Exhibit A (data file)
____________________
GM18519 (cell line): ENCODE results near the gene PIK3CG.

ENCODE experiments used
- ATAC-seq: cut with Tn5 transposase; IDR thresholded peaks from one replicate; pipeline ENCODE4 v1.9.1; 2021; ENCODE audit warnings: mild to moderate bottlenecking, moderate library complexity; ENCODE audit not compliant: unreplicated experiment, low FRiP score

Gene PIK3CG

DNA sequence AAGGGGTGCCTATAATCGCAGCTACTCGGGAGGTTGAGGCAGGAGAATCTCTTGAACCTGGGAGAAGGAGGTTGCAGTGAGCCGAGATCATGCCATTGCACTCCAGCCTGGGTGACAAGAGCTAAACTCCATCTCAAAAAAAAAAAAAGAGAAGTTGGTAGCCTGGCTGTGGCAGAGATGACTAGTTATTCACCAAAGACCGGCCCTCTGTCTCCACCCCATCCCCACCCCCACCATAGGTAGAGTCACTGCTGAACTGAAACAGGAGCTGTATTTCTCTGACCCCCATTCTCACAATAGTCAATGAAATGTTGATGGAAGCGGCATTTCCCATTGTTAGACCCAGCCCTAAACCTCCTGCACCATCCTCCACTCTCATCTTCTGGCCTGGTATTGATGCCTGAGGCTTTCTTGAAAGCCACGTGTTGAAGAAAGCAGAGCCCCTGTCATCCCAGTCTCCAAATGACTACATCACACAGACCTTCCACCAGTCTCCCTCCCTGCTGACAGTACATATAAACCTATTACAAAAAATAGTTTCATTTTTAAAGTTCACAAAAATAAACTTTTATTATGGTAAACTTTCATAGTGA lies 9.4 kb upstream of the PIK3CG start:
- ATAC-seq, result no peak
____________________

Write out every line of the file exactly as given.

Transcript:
GM18519 (cell line): ENCODE results near the gene PIK3CG.

ENCODE experiments used
- ATAC-seq: cut with Tn5 transposase; IDR thresholded peaks from one replicate; pipeline ENCODE4 v1.9.1; 2021; ENCODE audit warnings: mild to moderate bottlenecking, moderate library complexity; ENCODE audit not compliant: unreplicated experiment, low FRiP score

Gene PIK3CG

DNA sequence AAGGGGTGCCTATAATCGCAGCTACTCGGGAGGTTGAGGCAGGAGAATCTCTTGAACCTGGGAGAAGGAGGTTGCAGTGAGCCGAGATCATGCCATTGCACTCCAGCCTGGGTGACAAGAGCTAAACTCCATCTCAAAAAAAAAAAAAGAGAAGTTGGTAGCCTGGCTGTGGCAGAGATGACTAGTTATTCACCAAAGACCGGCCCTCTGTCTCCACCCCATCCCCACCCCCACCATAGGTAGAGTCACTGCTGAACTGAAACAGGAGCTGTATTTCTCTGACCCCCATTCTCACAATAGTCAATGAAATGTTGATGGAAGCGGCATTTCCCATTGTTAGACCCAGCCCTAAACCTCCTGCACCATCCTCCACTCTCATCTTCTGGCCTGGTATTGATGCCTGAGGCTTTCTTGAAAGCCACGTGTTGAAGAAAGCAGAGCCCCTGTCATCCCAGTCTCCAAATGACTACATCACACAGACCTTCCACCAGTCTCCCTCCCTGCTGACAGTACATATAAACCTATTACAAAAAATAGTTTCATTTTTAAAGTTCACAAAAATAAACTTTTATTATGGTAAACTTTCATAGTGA lies 9.4 kb upstream of the PIK3CG start:
- ATAC-seq, result no peak